The rate of overweight people is projected to increase by a further 1 per cent per year for the next 10 years in some countries, according to the OECD.
A new OECD report has examined the current obesity epidemic, giving new comparative data, trends and projections across OECD countries and outlining causes and costs. It also notes ways in which the private sector and governments encouraged obesity and makes recommendations for ways they can contribute to combating it.
Since the 1980s, obesity has spread at an alarming rate. Changes in food supply and eating habits, combined with a dramatic fall in physical activity, have made obesity a global epidemic. Across OECD countries, one in two adults is currently overweight and one in six is obese.
Rates are highest in the United States and Mexico and lowest in Japan and Korea, but have been growing virtually everywhere. Children have not been spared, with up to one to three currently overweight.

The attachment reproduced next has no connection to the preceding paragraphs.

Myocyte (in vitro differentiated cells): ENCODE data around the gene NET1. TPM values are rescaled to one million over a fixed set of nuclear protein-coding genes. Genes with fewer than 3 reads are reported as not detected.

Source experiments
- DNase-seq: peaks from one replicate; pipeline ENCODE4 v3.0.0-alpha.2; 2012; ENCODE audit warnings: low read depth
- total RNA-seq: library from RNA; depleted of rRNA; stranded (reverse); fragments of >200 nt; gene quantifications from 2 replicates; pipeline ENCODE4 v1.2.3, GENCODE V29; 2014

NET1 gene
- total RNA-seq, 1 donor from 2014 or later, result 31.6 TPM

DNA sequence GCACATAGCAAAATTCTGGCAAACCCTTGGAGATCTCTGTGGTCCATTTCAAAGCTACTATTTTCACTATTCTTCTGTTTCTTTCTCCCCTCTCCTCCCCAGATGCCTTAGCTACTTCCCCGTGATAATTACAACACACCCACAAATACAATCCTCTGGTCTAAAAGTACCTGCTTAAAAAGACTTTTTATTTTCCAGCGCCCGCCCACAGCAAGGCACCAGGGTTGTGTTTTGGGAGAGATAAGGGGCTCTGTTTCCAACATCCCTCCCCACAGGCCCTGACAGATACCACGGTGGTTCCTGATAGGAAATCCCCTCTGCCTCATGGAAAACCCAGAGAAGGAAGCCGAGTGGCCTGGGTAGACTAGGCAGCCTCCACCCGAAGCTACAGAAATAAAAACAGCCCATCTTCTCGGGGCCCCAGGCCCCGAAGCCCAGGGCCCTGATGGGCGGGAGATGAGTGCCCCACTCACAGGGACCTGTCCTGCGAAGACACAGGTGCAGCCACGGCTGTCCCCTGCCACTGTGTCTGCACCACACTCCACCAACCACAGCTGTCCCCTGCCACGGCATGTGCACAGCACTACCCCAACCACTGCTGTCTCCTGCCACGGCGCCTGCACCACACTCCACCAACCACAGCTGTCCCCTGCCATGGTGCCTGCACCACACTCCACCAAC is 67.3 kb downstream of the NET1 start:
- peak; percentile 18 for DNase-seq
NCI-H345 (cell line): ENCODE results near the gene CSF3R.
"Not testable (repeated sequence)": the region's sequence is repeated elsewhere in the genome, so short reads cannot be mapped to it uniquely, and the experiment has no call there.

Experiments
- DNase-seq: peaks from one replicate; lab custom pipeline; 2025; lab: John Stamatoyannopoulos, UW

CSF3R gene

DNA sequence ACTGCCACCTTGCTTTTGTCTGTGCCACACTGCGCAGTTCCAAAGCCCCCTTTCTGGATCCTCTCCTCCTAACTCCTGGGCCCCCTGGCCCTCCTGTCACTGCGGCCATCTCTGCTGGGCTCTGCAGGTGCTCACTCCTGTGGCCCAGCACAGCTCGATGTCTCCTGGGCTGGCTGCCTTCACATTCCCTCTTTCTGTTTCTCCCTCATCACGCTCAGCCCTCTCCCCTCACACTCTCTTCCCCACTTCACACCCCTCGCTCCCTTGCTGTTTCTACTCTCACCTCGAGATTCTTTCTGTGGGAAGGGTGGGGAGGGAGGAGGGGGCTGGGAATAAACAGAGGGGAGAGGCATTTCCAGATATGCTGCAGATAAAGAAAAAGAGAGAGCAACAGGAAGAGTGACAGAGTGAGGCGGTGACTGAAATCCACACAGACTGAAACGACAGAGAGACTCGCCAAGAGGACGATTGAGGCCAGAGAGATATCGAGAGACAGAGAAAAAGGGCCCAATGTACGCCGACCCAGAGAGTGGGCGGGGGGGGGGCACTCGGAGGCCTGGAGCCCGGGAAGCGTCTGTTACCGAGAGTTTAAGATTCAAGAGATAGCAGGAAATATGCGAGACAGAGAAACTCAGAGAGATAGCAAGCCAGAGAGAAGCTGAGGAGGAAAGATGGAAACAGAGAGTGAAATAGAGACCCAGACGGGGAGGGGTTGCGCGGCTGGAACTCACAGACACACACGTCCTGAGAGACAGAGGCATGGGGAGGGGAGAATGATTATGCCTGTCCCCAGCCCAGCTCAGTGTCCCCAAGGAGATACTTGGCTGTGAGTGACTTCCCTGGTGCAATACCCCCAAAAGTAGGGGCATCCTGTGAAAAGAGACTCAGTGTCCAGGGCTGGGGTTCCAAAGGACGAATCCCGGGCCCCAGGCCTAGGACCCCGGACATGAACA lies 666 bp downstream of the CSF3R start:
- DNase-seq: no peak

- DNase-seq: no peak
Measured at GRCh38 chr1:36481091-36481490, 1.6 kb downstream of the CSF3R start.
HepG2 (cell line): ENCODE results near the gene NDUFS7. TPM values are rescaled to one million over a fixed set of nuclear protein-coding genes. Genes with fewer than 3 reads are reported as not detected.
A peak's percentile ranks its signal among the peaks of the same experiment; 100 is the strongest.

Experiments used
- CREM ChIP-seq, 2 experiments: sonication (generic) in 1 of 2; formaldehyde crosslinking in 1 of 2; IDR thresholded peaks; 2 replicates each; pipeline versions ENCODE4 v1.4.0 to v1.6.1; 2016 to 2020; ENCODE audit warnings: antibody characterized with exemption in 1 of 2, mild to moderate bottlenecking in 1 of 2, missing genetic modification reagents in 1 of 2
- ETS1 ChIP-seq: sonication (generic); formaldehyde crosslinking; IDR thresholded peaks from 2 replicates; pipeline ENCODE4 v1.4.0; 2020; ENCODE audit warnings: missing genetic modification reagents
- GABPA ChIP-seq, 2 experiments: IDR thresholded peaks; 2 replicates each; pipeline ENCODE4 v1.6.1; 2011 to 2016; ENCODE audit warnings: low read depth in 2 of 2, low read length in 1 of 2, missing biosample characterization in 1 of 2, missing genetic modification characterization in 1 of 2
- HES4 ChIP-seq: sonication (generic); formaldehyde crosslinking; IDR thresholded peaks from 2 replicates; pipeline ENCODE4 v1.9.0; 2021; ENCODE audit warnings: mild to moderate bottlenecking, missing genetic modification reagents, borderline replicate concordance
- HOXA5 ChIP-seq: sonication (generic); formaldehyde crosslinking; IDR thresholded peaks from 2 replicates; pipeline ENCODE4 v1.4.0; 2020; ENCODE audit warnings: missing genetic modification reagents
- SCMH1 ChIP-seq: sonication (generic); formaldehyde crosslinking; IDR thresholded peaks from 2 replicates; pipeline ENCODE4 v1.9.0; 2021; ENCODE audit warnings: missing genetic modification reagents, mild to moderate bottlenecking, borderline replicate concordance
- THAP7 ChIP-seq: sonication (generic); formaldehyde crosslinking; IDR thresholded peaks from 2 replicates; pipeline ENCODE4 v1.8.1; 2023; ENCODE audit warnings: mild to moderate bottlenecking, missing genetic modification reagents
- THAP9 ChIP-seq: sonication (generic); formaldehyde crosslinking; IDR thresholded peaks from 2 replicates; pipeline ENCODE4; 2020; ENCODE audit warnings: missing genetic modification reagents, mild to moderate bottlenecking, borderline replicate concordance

Severely obese people die eight to ten years sooner than those of normal weight, similar to smokers, and they are more likely to develop diseases such as diabetes, cardiovascular disease and cancer.
Obesity is a burden on health systems, with healthcare expenditure for an obese person at least 25 per cent higher than for someone of normal weight.
Co-operation between governments and the private sector is key to the success of combating obesity. A prevention strategy combining health promotion campaigns, government regulation and family doctors counselling their obese patients would avoid hundreds of thousands of deaths from chronic diseases every year, says the OECD.
It would cost from US$10 to $30 per person, depending on the country. However, failure would impose heavy burdens of future generations.
Health ministers of OECD countries will be discussing ‘Obesity and the economics of prevention: fit not fat’ when they meet at the OECD next week (October 7 to 8).